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In Brief: Transition Provisions in Large Converted Cash Balance Pension Plans

Over one-fourth of all single employer defined benefit (DB) pension plan participants are now enrolled in plans with so-called cash balance formulas. Many people have raised concerns about whether cash balance plan conversions discriminate against older workers—especially long-service older workers—and deprive these workers of late-career benefits just as they were about to obtain them.

This study was commissioned to determine whether large employers which converted their pension plans to cash balance plans provided transition relief to older workers. The 25 largest cash balance plans (in terms of numbers of participants) were included in the analysis. Annual Form 5500 reports filed with the Department of Labor for 2003 are the best publicly available source of information on transition provisions. Analysis of the Form 5500 reports was followed up by telephone calls to representatives of all the plans to validate the information in the reports.

The 25 largest cash balance plans were all single-employer plans. They covered 9 percent of total participants in PBGC-insured single-employer plans and about 36 percent of total participants in single-employer cash balance plans. The total number of active participants in the 25 plans examined was 1.4 million.

The key finding of the study is that transition provisions are very common in large plans and were adopted by 23 of the 25 plans examined. The most common types of provisions were to grandfather older workers under the prior plan formula or to grant older workers a benefit based on the greater of the prior or new formula.

In seven of the plans with transition provisions, all of the participants at the time of conversion were covered under the provision, while the remaining 16 plans specified a minimum age, service, or combination of age and service requirement for inclusion under the transition provision. Overall, roughly 45 percent of all prior plan participants in the plans were covered under some type of transition provision.

Comparison of transition provisions in plans converted prior to 1999 with those converted in more recent years shows two trends in eligibility requirements and the type of transition provision most likely to be adopted. First, there has been a movement to eliminate eligibility requirements for transition coverage. Nine of the ten pre-1999 plans with transition provisions imposed an age/service requirement for transition coverage. Of a total of 573 thousand active participants in the 10 plans, about 37 percent were eligible for transition coverage.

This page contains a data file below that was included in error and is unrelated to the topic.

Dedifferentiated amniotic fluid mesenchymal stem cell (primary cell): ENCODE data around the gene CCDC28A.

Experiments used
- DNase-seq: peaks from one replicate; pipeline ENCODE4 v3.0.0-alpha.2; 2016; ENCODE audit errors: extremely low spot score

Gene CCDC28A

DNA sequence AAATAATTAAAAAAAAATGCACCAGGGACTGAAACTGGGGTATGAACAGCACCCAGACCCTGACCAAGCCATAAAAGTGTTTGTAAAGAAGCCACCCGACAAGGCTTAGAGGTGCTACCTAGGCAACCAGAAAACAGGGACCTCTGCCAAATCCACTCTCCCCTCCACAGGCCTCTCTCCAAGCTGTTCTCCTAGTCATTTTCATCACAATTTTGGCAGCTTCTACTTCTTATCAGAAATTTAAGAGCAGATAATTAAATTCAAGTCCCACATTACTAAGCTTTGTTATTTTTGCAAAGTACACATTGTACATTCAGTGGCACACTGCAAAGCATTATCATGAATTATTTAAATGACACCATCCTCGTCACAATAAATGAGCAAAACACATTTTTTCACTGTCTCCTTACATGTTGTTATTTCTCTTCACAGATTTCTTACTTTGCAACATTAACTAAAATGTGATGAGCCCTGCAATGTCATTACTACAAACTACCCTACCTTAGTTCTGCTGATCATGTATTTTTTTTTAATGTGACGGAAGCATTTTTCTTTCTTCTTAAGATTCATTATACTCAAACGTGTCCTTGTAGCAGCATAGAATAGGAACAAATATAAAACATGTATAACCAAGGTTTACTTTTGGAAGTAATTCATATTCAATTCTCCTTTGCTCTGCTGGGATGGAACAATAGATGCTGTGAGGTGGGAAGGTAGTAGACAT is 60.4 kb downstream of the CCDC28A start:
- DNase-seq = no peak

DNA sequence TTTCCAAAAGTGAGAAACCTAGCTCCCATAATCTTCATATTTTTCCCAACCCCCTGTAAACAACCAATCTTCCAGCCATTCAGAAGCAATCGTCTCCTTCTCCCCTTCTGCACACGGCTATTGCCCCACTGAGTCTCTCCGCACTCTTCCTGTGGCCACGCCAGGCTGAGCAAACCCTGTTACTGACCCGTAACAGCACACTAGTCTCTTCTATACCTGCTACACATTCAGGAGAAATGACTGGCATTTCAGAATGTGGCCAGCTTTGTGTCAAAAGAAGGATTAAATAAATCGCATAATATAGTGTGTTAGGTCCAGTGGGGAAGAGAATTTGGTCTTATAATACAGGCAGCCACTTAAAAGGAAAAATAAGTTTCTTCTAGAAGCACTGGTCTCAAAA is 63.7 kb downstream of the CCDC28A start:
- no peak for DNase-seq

Among the 13 plans adding a cash balance feature in 1999 or later, only seven had such a requirement, with the remaining six plans grandfathering in all participants under the transition provision. About 55 percent of the total of 740,000 active participants in the 13 plans were covered under a transition provision.

Second, since 1999 there has been a trend toward a transition provision that grandfathers in participants under the prior benefit formula. Fifty-four percent of plans converted in 1999 or later provided this transition provision type compared to 17 percent of pre-1999 converted plans. Conversely, a provision that provides eligible participants with the greater of the benefit accrued under the old or new formula is becoming less popular, with 31 percent of plans converted in 1999 or later adopting this provision type compared to 50 percent converted prior to 1999.

The findings of this report raise a number of important research and policy questions about cash balance conversions and the transition provisions available to older workers. There is a need to develop policies which ensure that cash balance plans prohibit age discrimination in benefits and comply with current laws governing the operation of DB plans. In addition, there is a need to extend to workers, at the time of their retirement, the option to choose the benefit calculated under the old formula or the benefit available under the new cash balance plan, whichever is greater.

Written by Daniel J. Beller

Jules Lichtenstein and John Turner, Project Managers, AARP Public Policy Institute
October 2005
©2005 AARP
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